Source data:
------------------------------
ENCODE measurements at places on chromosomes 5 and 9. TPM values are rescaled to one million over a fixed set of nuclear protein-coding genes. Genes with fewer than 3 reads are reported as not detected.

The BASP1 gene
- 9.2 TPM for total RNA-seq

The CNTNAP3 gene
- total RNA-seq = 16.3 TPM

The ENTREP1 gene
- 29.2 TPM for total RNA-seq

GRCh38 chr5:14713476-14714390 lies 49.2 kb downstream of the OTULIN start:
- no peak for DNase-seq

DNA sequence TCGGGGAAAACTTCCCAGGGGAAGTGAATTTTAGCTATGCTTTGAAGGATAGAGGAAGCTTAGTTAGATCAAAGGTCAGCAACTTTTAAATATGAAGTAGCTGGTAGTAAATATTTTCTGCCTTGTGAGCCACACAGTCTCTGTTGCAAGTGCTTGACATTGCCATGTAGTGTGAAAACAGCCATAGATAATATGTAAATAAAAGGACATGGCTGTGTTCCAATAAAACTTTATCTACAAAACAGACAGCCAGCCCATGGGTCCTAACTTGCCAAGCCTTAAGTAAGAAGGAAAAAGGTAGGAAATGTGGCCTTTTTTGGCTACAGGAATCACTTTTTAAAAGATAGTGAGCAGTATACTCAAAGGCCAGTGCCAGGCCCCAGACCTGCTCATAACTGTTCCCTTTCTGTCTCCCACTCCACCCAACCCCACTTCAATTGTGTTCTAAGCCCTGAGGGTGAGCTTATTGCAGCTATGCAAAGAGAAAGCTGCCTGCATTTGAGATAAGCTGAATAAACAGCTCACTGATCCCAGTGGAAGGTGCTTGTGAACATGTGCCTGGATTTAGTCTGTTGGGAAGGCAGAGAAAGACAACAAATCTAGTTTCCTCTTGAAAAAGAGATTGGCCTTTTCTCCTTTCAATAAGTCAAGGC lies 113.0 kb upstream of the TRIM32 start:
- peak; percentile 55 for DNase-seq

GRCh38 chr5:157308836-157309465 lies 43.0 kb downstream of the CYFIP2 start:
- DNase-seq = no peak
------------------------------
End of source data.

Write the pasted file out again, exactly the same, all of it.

ENCODE measurements at places on chromosomes 5 and 9. TPM values are rescaled to one million over a fixed set of nuclear protein-coding genes. Genes with fewer than 3 reads are reported as not detected.

The BASP1 gene
- 9.2 TPM for total RNA-seq

The CNTNAP3 gene
- total RNA-seq = 16.3 TPM

The ENTREP1 gene
- 29.2 TPM for total RNA-seq

GRCh38 chr5:14713476-14714390 lies 49.2 kb downstream of the OTULIN start:
- no peak for DNase-seq

DNA sequence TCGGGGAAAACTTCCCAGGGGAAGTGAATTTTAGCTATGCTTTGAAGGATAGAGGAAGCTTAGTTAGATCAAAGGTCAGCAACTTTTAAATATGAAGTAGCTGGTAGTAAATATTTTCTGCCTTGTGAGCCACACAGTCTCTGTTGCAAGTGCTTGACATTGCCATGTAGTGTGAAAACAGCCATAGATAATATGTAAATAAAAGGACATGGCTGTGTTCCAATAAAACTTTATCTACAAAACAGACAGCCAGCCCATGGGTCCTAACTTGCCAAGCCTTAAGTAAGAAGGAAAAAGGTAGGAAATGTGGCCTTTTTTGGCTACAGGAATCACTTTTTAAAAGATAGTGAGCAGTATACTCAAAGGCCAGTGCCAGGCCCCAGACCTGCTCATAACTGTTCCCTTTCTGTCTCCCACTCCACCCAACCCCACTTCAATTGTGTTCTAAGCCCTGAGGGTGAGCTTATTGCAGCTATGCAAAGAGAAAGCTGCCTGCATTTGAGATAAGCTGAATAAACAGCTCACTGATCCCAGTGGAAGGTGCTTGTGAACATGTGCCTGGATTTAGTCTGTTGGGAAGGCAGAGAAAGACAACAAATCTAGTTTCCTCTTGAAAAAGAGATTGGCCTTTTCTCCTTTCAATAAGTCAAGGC lies 113.0 kb upstream of the TRIM32 start:
- peak; percentile 55 for DNase-seq

GRCh38 chr5:157308836-157309465 lies 43.0 kb downstream of the CYFIP2 start:
- DNase-seq = no peak